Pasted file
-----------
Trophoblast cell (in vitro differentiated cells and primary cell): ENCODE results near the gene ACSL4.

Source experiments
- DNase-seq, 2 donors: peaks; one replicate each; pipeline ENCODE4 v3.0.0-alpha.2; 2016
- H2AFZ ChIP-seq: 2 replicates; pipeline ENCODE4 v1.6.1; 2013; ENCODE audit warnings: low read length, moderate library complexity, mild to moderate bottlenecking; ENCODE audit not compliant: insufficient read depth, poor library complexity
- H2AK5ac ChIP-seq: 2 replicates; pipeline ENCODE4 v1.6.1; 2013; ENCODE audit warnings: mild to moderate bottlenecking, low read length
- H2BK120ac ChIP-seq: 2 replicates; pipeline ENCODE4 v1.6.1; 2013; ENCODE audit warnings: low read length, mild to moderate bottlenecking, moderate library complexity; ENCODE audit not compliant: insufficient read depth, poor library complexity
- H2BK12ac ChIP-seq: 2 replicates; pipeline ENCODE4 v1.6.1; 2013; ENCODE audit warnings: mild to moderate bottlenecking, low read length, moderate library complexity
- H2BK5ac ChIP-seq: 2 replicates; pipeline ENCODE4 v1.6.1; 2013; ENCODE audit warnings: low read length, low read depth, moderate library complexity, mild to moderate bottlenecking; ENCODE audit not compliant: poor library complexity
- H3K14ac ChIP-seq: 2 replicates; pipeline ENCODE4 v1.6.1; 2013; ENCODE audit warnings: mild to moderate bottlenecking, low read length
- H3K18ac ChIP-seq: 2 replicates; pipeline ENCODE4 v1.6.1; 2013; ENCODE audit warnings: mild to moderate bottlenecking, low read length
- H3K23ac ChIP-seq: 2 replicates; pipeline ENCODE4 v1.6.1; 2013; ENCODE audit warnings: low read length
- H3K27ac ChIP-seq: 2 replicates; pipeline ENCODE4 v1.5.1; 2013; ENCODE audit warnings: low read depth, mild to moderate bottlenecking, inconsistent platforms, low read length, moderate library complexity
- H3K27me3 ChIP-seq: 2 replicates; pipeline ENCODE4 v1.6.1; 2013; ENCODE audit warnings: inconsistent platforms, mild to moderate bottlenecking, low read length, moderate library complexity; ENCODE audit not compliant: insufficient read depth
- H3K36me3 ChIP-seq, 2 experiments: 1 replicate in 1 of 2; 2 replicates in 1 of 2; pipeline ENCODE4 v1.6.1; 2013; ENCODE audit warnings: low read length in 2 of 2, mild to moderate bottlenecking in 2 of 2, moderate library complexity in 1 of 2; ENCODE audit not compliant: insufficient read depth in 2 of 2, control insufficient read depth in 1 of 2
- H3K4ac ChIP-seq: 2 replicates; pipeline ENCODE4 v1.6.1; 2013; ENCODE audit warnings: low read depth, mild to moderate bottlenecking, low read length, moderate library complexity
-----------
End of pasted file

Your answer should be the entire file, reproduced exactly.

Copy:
Trophoblast cell (in vitro differentiated cells and primary cell): ENCODE results near the gene ACSL4.

Source experiments
- DNase-seq, 2 donors: peaks; one replicate each; pipeline ENCODE4 v3.0.0-alpha.2; 2016
- H2AFZ ChIP-seq: 2 replicates; pipeline ENCODE4 v1.6.1; 2013; ENCODE audit warnings: low read length, moderate library complexity, mild to moderate bottlenecking; ENCODE audit not compliant: insufficient read depth, poor library complexity
- H2AK5ac ChIP-seq: 2 replicates; pipeline ENCODE4 v1.6.1; 2013; ENCODE audit warnings: mild to moderate bottlenecking, low read length
- H2BK120ac ChIP-seq: 2 replicates; pipeline ENCODE4 v1.6.1; 2013; ENCODE audit warnings: low read length, mild to moderate bottlenecking, moderate library complexity; ENCODE audit not compliant: insufficient read depth, poor library complexity
- H2BK12ac ChIP-seq: 2 replicates; pipeline ENCODE4 v1.6.1; 2013; ENCODE audit warnings: mild to moderate bottlenecking, low read length, moderate library complexity
- H2BK5ac ChIP-seq: 2 replicates; pipeline ENCODE4 v1.6.1; 2013; ENCODE audit warnings: low read length, low read depth, moderate library complexity, mild to moderate bottlenecking; ENCODE audit not compliant: poor library complexity
- H3K14ac ChIP-seq: 2 replicates; pipeline ENCODE4 v1.6.1; 2013; ENCODE audit warnings: mild to moderate bottlenecking, low read length
- H3K18ac ChIP-seq: 2 replicates; pipeline ENCODE4 v1.6.1; 2013; ENCODE audit warnings: mild to moderate bottlenecking, low read length
- H3K23ac ChIP-seq: 2 replicates; pipeline ENCODE4 v1.6.1; 2013; ENCODE audit warnings: low read length
- H3K27ac ChIP-seq: 2 replicates; pipeline ENCODE4 v1.5.1; 2013; ENCODE audit warnings: low read depth, mild to moderate bottlenecking, inconsistent platforms, low read length, moderate library complexity
- H3K27me3 ChIP-seq: 2 replicates; pipeline ENCODE4 v1.6.1; 2013; ENCODE audit warnings: inconsistent platforms, mild to moderate bottlenecking, low read length, moderate library complexity; ENCODE audit not compliant: insufficient read depth
- H3K36me3 ChIP-seq, 2 experiments: 1 replicate in 1 of 2; 2 replicates in 1 of 2; pipeline ENCODE4 v1.6.1; 2013; ENCODE audit warnings: low read length in 2 of 2, mild to moderate bottlenecking in 2 of 2, moderate library complexity in 1 of 2; ENCODE audit not compliant: insufficient read depth in 2 of 2, control insufficient read depth in 1 of 2
- H3K4ac ChIP-seq: 2 replicates; pipeline ENCODE4 v1.6.1; 2013; ENCODE audit warnings: low read depth, mild to moderate bottlenecking, low read length, moderate library complexity